Then, with a shock which electrified the atmosphere and seemed to make heaven and earth tremble, a burst of flame rose at the foot of the dam, not more than half a mile away!
The glare of it blinded them; the reverberating explosion that followed almost immediately well nigh stunned them. It was Ikey, standing in the tonneau of the car, and pointing a trembling arm toward the dimly distinguished wall of masonry, whose voice was first heard:
“Look! Look! The dam’s broke!”
A balloon-shaped cloud of smoke had risen above the wall of masonry. Beneath it the dam crumbled, dissolved, and poured away into the bed of the river like the changing picture in a kaleidoscope.
AHEAD OF THE FLOOD
Each one in the little group at the main entrance to the munition factory had cried out—no doubt of that! Indeed, Torry said afterward that he forgot to shut his mouth until his jaws were positively stiff.
Their fright did not deprive them of action, however; everybody immediately did something.
Inside the door, in the hall, hung the bell rope. The bell swung in the cupola on the roof of the office building. The guard dropped his rifle and sprang to seize this rope. He slipped his foot in the loop and began to toll the bell as hard as he could.
“I’ll get Central and tell them what’s up!” gasped Mr. Santley, and turned to run back into his office to spread the news of the catastrophe by telephone.
Whistler plunged into the car, yelling to Torry:
“Turn around! Turn around! Down the valley road to warn ’em! Get a move on, boy!”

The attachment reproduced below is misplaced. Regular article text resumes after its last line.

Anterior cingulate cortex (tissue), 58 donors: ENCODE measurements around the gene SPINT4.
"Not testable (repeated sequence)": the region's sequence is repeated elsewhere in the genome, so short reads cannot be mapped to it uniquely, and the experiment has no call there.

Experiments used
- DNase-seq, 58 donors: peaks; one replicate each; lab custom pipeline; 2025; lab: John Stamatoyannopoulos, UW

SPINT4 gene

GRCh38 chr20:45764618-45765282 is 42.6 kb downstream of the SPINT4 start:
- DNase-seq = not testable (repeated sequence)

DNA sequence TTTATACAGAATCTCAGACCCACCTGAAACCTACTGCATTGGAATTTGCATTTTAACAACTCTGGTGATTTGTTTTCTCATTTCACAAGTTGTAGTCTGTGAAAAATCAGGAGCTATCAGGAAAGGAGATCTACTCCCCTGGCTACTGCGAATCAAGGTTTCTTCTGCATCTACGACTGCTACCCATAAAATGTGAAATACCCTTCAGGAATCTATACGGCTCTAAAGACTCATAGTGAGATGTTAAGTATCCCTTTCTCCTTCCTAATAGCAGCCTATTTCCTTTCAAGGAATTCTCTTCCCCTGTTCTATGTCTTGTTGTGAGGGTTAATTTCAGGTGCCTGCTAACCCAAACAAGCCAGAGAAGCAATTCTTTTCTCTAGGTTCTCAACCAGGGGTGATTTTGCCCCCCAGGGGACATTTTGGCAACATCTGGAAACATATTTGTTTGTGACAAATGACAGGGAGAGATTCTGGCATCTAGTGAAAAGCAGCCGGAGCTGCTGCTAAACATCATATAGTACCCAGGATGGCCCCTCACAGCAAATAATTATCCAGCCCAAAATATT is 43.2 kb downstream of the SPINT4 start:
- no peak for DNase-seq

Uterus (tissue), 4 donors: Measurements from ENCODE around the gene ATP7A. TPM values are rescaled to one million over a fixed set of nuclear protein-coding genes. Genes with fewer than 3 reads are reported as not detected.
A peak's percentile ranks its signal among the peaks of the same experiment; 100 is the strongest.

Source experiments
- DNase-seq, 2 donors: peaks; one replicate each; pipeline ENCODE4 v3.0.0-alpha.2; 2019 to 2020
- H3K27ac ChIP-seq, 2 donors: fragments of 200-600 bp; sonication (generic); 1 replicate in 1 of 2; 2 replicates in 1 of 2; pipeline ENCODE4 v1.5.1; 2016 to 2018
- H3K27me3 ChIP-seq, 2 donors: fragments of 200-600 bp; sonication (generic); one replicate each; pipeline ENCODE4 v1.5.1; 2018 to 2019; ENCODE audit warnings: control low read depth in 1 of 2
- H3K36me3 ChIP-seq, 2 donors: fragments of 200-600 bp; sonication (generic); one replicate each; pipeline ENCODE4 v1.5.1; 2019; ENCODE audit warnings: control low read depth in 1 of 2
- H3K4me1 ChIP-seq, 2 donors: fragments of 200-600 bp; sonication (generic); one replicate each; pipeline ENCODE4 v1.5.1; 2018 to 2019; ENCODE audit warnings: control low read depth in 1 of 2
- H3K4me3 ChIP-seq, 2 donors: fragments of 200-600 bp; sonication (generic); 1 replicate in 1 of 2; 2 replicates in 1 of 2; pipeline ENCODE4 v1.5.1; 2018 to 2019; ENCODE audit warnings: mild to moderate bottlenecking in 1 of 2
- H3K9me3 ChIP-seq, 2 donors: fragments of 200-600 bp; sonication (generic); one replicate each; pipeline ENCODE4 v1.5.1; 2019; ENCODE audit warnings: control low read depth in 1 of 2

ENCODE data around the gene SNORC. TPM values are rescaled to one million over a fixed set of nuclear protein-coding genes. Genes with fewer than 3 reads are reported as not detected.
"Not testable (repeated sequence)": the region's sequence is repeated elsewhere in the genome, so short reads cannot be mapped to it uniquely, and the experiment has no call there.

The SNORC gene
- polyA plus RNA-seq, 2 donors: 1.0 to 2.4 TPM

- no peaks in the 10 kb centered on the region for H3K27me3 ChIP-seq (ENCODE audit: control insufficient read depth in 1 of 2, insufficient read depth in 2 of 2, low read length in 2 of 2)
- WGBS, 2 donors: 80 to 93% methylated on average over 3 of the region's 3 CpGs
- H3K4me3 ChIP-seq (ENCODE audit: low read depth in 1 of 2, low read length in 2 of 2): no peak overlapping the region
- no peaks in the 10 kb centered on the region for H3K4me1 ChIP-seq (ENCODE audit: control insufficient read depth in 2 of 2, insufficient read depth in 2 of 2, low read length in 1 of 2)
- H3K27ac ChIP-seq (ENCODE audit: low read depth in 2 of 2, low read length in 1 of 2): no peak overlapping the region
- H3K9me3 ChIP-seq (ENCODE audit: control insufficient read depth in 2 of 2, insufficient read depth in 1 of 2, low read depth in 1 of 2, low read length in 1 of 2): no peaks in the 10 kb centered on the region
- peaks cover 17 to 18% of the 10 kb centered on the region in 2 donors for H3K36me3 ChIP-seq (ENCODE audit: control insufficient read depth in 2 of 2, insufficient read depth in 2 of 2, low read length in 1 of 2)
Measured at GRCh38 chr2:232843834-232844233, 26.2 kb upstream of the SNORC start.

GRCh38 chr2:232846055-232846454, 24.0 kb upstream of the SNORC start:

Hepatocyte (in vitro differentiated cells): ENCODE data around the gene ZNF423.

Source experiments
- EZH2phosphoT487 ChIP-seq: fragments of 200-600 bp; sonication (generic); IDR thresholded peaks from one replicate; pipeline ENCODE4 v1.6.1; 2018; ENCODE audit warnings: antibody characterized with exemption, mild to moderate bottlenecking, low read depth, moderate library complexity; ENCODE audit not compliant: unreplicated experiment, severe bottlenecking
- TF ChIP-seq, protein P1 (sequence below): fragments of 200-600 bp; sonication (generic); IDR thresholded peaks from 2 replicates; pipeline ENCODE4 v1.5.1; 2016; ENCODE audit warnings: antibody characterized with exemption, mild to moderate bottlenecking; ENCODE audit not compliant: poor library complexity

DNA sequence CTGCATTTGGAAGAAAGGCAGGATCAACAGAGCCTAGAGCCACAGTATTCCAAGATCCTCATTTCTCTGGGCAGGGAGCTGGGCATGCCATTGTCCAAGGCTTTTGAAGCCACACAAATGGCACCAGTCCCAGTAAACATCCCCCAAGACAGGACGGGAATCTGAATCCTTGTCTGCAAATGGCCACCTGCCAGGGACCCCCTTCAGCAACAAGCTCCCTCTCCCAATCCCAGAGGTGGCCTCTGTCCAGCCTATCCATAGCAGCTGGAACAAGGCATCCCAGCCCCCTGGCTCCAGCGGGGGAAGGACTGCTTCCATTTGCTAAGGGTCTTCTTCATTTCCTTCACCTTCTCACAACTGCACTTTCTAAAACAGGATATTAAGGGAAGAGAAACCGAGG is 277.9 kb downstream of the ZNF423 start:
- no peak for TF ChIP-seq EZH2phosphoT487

His chum was already starting the car. It wheeled perilously in a sharp curve, and with honking horn hurtled down the road which followed the course of the river.
Without doubt the wall of the dam had been burst through by the explosion. The immense mass of waiter held in leash would immediately pour through the opening. The valley would be flooded!
As the car plunged across the main street of Elmvale people were running out of their houses and out of the stores, shrieking that the dam had burst. They began to stream away toward the higher ground, stopping for none of their possessions. If they saved their lives they would be fortunate.
Torry speeded up the car until she vibrated like a motor boat—like the submarine chaser, No. 888! They whirled along the half-lit road, the horn sounding its raucous warning, and the boys shrieking themselves hoarse.
People came to their doors and windows The flying Navy boys pointed behind them, repeating:
“The flood! The flood!”
The roar of the bursting dam was now in the ears of all the awakened people of the valley. In three great explosions the weakened wall burst, and the water roared through.
Spouting through the wrecked masonry, the boys could see it spread below the barrier, half as high as the dam itself. It would sweep the narrow valley clean of every small structure and of every living thing that could not get out of its path.